Through it all, my sister, who lives in Florida, cared for him in whatever way she could, becoming at one point, his guardian ad litem and fighting for him on his behalf. One time, a social worker thought he should go home when he was clearly suicidal and my sister fought for him and won. She was a bulldog when it came to him. And thank God, because the rest of us were scattered to the four winds.
Eventually he accepted into the Florida Assertive Care Team program which provided medication, therapy and social work. In fact, he became a peer counselor until his own illness progressed and he was no longer able to help others.
Over the years, we have grieved for him. Grieved for the man he was, the man he could have been, and the man we wanted him to become. We had hoped that the illness would burn out, like John Nash from A Beautiful Mind, but it didn’t. The movie portrays John Nash as willing away the illness, but the truth is, it burned itself out. No one wills away schizophrenia.
The last time I talked to him was on his birthday, November 12, 2014. He was doing well. That’s how we talked about him to each other; not doing well or doing well. We could tell by his somewhat ordered conversation and especially his goofy sense of humor. He sounded…normal. Michael had gotten to the point where he could recognize when he was depressed and suicidal and take himself to a hospital that we’d never heard of on the far north side of Tampa.
On the morning of November 28th, two sheriffs came to my sister’s house in the early hours of the morning and told my sister that my brother had passed away suddenly. They were kind and gentle and clearly trained to deliver this kind information. My sister and her husband were shocked by this awful and unexpected news. I was getting ready to fly to Canada to do two comedy shows when she called to tell me that my brother had passed away suddenly. It’s amazing how one can sublimate one’s feelings in the face of tragedy. Numbness overcame me and, believe it or not, I was really funny for those two evenings. Then numbness set in and we set about trying to plan the next step. We found out that he had died from an enlarged heart and severe arteriosclerosis, an unfortunate effect from the years of living unhealthily, which is also a side effect of schizophrenia. We were shocked to find out that schizophrenics tend to die young. We thought he would live for a long time, and gradually come back to the land of the living again.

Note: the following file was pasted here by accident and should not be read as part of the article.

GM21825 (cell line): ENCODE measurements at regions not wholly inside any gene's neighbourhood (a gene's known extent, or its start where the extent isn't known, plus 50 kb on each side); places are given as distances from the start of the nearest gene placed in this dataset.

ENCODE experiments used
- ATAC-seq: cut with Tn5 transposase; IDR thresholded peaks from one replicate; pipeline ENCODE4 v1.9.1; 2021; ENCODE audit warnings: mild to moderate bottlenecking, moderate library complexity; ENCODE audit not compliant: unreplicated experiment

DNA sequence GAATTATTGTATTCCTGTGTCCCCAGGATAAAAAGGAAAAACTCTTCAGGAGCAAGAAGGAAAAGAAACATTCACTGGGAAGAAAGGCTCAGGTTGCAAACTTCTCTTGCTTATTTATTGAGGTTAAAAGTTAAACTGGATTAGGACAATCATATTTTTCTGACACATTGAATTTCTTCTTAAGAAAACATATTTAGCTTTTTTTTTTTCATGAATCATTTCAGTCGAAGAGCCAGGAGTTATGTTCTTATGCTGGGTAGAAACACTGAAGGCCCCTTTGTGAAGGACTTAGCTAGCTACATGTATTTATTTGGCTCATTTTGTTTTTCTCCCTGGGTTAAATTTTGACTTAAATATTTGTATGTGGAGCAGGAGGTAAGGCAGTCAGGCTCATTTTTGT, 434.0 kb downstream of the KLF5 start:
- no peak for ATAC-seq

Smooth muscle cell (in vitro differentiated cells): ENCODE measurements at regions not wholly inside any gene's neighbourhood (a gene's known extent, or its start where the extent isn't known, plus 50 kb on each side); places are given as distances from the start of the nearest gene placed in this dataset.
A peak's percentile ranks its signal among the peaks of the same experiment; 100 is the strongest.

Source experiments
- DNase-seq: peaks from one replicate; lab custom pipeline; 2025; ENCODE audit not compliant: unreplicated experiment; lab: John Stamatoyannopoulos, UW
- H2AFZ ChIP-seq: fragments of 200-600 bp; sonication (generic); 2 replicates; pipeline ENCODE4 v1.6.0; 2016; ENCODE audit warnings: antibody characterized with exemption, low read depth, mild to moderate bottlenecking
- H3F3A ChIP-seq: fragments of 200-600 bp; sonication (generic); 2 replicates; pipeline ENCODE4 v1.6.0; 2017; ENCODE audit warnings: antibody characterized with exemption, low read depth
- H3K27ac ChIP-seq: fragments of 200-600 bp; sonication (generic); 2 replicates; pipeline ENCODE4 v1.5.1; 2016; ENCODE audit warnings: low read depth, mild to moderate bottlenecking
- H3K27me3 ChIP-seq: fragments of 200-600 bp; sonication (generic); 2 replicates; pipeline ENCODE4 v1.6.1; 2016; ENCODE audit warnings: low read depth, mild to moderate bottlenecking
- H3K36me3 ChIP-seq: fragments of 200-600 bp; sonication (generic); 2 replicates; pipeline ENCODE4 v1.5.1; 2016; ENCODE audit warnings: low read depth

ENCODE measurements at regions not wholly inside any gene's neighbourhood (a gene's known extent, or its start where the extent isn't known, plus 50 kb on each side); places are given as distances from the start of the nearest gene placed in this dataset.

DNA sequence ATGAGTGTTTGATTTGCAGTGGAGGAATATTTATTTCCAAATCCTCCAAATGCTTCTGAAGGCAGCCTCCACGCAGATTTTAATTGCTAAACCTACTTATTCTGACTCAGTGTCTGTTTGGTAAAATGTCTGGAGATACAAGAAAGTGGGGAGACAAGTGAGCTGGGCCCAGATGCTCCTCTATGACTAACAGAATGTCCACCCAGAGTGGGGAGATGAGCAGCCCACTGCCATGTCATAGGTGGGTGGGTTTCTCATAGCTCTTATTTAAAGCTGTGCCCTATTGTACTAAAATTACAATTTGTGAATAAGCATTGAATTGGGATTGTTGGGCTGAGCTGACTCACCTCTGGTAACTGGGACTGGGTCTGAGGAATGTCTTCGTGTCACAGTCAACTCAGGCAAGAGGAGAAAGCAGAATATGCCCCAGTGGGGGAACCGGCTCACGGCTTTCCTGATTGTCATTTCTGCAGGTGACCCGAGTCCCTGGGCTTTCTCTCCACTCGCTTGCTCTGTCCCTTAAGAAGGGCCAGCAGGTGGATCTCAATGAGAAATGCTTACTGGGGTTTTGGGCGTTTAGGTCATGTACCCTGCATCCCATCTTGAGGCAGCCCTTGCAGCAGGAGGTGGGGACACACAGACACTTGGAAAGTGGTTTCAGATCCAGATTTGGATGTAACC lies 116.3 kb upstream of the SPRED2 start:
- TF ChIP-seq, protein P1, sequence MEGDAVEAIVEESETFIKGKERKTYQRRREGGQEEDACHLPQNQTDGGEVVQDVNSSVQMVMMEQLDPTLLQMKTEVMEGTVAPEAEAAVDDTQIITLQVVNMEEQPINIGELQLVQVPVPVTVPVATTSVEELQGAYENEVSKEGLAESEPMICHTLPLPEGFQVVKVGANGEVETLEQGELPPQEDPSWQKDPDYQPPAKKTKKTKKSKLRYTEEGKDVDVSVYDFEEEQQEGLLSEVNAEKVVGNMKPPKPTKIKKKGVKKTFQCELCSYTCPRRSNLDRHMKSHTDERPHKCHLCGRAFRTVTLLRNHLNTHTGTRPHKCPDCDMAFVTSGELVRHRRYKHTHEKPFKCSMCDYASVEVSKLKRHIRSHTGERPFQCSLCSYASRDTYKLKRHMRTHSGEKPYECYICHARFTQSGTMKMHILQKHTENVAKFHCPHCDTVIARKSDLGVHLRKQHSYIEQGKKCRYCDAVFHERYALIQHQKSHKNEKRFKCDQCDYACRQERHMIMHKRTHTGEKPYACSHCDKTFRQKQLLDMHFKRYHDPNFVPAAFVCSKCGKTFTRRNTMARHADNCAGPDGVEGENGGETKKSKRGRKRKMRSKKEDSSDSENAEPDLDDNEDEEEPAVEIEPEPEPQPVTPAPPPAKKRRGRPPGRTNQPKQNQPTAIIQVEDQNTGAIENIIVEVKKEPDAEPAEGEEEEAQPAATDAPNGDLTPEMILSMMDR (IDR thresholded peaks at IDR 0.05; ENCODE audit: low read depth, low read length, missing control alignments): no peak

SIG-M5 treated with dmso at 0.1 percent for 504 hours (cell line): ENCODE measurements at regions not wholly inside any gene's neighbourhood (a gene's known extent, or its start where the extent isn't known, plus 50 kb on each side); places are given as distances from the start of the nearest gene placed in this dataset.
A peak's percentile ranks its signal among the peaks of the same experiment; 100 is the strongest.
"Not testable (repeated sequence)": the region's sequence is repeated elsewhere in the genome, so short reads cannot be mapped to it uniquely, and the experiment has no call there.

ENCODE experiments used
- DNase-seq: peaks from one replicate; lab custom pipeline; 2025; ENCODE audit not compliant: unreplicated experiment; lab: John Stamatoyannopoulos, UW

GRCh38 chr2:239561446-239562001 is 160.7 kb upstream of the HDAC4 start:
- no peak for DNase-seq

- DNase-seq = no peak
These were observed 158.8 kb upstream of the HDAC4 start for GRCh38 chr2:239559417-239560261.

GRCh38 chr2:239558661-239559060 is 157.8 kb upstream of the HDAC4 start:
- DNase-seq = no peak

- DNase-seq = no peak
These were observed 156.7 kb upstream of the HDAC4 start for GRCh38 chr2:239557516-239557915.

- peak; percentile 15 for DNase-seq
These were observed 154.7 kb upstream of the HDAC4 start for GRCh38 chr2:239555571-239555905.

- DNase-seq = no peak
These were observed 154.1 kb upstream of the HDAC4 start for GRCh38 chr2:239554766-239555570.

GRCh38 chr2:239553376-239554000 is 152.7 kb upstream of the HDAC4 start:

My father told me not too long ago that he thought Michael was right with God. I said, if there’s a God, then he’d better be right with Michael for all the hell he put him through. Sadly he’s gone. But not gone from our hearts.
– Kathleen Puls Andrade